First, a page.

Sir Richard Branson, the CEO and founder of British multinational Virgin, made an incredible announcement on his company’s website yesterday, October 19. Branson states that the UN body tasked with drug crime, The UNODC, is about to release a statement that will call on all nations’ governments to put an end to the criminalisation of drug use and possession for personal consumption. He has made the claim after the BBC, himself “and others” supposedly received a document from the UNODC itself where the call for decriminalisation is made.
In the announcement on the Virgin website, Branson states:
“It’s exciting that the UNODC has now unequivocally stated that criminalisation is harmful, unnecessary and disproportionate, echoing concerns about the immense human and economic costs of current drug policies voiced earlier by UNAIDS, the World Health Organisation, UNDP, The UN High Commissioner for Human Rights, UN Women, Kofi Annan and UN Secretary-General Ban Ki-moon.”
Branson announced the news with great pleasure as he has been a keen spokesman for decriminalisation of drug use, as he views the “war on drugs”, which has been raging for nearly five decades, to be utterly hopeless and is convinced that a new approach is needed to realise a more sustainable situation.
The document, however, is not yet public, and the UNODC has “denied the document’s status as “final nor formal” [via Mixmag]. The Guardian now claims that the entrepreneur is in a “bruising clash with the United Nations”, saying that the supranational organisation made it clear within hours of his announcement that the claims were nothing more than an “unfortunate misunderstanding”. A spokesperson of the UN came forward with the following statement that debunked Branson’s assertion:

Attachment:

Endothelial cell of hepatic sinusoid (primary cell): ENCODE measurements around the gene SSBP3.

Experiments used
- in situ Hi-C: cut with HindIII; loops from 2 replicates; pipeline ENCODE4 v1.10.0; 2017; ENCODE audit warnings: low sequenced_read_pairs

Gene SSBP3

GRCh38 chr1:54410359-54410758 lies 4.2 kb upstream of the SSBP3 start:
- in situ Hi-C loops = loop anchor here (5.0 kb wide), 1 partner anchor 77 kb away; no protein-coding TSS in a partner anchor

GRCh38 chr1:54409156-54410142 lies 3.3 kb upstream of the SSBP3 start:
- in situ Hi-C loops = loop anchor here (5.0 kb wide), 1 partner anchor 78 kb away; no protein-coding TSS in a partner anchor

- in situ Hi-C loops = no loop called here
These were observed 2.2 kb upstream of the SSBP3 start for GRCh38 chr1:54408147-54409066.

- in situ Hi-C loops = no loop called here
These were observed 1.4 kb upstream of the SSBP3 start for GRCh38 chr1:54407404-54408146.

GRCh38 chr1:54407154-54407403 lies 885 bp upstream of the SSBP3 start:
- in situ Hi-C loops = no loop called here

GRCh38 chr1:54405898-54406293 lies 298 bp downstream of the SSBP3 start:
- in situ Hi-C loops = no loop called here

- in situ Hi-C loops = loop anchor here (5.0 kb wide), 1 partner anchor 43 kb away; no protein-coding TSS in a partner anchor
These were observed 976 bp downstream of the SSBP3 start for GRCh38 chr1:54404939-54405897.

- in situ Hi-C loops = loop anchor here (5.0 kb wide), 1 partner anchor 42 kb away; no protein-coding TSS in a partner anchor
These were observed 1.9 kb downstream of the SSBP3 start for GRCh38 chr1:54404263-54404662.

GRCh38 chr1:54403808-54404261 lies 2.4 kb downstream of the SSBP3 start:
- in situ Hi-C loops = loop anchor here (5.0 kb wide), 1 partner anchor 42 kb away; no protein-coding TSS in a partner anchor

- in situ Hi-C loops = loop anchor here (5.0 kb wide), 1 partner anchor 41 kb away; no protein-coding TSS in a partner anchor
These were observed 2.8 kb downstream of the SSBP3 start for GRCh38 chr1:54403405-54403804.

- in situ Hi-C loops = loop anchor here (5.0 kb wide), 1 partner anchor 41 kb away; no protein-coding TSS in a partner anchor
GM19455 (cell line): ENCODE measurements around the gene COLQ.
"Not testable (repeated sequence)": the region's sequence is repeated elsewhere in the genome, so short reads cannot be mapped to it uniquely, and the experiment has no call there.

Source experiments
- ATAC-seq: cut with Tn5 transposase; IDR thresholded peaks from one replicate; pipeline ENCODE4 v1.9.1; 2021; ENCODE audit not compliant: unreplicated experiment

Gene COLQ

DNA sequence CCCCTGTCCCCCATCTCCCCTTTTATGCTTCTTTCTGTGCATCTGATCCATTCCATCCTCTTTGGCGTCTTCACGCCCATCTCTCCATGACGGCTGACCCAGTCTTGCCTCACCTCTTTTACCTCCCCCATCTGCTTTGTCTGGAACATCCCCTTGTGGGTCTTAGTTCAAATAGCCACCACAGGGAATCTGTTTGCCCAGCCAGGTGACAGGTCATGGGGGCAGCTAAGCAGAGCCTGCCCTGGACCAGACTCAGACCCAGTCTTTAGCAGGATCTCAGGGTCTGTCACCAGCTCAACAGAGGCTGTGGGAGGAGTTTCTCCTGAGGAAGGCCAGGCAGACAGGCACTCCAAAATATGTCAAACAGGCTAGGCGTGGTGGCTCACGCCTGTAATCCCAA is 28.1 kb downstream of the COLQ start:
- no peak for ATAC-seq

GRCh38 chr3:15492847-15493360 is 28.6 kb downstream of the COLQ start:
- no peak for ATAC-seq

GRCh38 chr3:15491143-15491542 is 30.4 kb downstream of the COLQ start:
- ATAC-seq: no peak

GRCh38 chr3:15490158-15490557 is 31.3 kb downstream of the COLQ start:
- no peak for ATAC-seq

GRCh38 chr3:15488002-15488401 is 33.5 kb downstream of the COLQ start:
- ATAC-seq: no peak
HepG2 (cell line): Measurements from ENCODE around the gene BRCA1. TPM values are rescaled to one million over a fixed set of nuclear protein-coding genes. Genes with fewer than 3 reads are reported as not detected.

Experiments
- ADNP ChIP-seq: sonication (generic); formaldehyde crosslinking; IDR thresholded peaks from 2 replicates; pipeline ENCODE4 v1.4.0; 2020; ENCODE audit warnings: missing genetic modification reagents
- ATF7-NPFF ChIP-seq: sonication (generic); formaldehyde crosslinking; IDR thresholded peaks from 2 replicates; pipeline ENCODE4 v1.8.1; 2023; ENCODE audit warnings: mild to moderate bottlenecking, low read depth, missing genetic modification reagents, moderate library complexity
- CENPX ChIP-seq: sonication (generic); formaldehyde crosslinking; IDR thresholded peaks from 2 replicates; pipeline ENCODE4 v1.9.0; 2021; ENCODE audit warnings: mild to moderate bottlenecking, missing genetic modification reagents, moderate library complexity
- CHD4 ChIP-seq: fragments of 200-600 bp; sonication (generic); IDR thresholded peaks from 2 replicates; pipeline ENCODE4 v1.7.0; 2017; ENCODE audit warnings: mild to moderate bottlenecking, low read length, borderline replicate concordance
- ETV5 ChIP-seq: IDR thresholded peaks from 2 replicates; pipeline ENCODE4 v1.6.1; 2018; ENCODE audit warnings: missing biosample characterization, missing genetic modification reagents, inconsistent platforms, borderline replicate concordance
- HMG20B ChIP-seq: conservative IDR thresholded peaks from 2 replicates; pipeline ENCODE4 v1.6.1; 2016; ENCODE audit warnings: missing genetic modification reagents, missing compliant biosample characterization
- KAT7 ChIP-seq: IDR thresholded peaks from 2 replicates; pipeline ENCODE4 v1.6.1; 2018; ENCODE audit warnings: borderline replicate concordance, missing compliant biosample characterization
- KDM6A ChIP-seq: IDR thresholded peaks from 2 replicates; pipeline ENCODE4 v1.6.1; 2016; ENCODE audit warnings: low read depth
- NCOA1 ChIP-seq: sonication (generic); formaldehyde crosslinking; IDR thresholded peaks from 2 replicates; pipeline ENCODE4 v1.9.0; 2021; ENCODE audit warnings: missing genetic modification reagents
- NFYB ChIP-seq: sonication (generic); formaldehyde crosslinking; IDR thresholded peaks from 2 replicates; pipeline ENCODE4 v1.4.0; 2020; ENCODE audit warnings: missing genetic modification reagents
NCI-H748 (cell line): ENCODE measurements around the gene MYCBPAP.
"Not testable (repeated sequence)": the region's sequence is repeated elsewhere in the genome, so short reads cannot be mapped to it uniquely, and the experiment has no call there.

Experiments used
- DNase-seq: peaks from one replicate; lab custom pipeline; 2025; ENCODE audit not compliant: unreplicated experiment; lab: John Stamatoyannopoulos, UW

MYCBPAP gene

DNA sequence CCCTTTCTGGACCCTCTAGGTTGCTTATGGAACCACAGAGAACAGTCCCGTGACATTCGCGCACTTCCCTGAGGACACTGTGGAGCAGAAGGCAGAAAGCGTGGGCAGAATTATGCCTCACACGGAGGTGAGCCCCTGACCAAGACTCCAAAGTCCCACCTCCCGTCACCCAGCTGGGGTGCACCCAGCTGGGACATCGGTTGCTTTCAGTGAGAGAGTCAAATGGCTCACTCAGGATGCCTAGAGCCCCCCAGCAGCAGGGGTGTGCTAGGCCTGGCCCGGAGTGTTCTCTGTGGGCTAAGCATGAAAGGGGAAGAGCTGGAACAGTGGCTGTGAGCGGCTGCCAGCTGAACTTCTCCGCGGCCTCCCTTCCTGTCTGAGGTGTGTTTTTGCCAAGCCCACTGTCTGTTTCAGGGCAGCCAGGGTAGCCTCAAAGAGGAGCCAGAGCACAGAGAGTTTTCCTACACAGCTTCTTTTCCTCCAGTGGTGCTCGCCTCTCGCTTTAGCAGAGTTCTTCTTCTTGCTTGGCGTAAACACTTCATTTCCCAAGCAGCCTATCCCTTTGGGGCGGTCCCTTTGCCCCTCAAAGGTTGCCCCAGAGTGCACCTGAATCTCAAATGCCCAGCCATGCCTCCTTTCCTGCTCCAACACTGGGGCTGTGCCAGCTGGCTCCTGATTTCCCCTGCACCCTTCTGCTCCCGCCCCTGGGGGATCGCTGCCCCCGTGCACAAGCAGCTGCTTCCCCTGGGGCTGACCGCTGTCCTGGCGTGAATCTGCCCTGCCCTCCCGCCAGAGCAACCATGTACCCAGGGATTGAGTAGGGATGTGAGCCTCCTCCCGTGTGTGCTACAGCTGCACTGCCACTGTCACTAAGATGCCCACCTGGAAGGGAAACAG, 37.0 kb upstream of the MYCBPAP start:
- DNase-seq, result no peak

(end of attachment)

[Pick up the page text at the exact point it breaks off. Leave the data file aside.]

“The briefing paper on decriminalisation mentioned in many of today’s media reports, and intended for dissemination and discussion at a conference in Kuala Lumpur, is neither a final nor formal document … and cannot be read as a statement of UNODC policy,”
The UN’s reaction continued that: “It remains under review and UNODC regrets that, on this occasion, there has been an unfortunate misunderstanding about the nature and intent of this briefing paper. UNODC emphatically denies reports that there has been pressure on UNODC to withdraw the document. But it is not possible to withdraw what is not yet ready.”
Whether the UN is now so embarrassed by Branson’s premature conclusions that they are postponing the idea outlined in the document – i.e. calling on governments for decriminalisation of personal drug use and possession for personal consumption – or if this is indeed just an unfortunate misunderstanding remains to be seen. To be continued, undoubtedly.
Read the entire UN document below.